I was absolutely stuffed by the time I left Pody's. On the way out the door, there's a sign asking you to "Ring Bell If Satisfied." Not a single customer left without ringing that bell, myself included. Kudos to pitmaster Israel Campos, because I could eat Pody's barbecue morning, noon, and night.
1330 S. Cedar
Pecos, TX 79772
Sunday, December 1, 2013
Sundays are always hard on the barbecue lover, particularly in smaller towns. I was heading west in search of mule deer and aoudad sheep, and Wagon Wheel Bar-B-Que in Odessa was one of the only joints open on a 500 mile stretch of road.
Wagon Wheel was a little farther off the interstate than I'd hoped for, but after six hours of driving I was in dire need of sustenance. I hoped the 'que would at least be halfway decent. The interior was surprisingly more inviting than the shoddy exterior would lead you to believe. It had the kind of western decor you might expect from a place called "Wagon Wheel." It also seemed to be a favorite for all of the local oil field workers.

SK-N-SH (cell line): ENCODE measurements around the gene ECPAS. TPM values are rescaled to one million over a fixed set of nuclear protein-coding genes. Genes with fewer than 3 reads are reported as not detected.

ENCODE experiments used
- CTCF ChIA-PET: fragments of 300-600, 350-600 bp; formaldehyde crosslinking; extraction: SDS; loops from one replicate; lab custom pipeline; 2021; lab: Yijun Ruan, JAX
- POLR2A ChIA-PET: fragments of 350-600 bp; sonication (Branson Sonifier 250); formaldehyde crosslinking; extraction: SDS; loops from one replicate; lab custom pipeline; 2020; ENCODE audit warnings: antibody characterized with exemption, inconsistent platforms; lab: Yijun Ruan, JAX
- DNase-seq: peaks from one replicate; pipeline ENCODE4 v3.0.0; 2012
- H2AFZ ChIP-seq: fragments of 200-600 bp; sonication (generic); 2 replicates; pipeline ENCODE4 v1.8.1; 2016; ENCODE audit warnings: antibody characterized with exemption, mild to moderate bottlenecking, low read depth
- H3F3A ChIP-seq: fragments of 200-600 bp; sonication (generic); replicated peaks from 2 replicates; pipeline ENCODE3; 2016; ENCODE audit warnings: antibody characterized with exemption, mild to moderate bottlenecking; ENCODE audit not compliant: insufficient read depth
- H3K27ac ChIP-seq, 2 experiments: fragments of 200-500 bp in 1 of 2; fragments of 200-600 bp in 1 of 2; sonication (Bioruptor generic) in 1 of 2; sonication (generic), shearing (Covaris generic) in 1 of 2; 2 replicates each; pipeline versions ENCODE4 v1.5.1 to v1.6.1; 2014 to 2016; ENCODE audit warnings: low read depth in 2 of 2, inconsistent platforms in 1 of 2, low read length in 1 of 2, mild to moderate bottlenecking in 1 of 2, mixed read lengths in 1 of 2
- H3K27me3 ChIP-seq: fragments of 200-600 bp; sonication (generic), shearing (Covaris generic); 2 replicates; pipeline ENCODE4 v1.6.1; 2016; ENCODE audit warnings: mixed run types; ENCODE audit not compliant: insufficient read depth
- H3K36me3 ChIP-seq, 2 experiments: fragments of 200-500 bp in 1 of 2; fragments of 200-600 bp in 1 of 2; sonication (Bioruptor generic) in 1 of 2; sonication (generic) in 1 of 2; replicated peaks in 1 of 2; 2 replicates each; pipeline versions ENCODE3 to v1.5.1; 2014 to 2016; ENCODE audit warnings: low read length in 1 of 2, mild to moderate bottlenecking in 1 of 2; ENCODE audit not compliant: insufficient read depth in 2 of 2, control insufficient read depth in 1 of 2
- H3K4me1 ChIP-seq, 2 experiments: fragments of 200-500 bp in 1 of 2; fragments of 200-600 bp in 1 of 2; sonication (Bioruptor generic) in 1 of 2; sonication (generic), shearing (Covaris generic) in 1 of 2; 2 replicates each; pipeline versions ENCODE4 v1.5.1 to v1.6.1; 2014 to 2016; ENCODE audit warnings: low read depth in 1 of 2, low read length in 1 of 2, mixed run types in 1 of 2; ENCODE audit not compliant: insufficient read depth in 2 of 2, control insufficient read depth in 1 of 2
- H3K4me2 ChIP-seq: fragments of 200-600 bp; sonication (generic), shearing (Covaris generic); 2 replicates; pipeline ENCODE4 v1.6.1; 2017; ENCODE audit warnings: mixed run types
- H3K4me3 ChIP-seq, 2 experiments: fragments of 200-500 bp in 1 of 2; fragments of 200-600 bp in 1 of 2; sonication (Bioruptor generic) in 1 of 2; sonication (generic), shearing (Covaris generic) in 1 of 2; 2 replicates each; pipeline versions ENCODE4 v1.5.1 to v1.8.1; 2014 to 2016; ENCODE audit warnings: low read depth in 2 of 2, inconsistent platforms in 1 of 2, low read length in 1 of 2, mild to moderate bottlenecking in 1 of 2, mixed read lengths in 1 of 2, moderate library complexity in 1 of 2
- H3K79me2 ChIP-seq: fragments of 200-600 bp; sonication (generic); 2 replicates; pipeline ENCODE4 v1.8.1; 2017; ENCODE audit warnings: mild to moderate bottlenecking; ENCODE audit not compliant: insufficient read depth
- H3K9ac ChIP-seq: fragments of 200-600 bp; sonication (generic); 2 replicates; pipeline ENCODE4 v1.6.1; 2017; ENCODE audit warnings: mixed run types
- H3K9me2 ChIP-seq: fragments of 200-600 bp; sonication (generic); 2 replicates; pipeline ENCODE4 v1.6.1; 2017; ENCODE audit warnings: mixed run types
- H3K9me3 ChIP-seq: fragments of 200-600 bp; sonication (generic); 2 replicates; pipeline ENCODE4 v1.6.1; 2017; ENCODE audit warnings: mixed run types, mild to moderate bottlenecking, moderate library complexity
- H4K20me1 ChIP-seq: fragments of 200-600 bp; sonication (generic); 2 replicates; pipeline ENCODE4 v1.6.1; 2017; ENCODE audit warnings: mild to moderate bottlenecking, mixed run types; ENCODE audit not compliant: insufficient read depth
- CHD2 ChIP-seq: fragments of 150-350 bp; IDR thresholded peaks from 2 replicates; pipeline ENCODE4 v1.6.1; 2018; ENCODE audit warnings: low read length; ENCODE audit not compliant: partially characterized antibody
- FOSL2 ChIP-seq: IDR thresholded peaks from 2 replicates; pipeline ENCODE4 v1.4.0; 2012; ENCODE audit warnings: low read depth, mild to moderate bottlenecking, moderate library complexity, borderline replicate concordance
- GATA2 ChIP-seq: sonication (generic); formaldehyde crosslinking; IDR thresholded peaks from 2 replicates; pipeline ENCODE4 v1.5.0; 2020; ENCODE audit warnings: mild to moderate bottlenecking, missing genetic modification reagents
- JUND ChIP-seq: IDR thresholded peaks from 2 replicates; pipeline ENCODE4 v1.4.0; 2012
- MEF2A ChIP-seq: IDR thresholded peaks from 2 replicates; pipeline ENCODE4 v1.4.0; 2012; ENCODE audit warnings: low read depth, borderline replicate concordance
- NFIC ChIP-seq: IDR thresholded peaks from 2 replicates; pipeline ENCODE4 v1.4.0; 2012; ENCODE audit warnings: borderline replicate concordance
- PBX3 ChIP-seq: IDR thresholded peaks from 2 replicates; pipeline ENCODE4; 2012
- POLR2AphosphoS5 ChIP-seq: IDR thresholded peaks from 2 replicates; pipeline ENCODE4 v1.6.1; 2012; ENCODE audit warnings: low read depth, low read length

I was hungry, but didn't want to overdo things too much. I ordered a 2 Meat Plate of brisket and pork ribs, with potato salad and pinto beans on the side.
The potato salad had a decent crunch from the veggies, although it could have used more pickles. It was overly mustardy, making all of the black pepper completely unnecessary since I couldn't taste it anyway. As for the pinto beans, they were absolutely disgusting. The broth or whatever the beans were swimming in had a really weird taste. It was like a runny bean dip of sorts. I couldn't stand more than two forkfuls.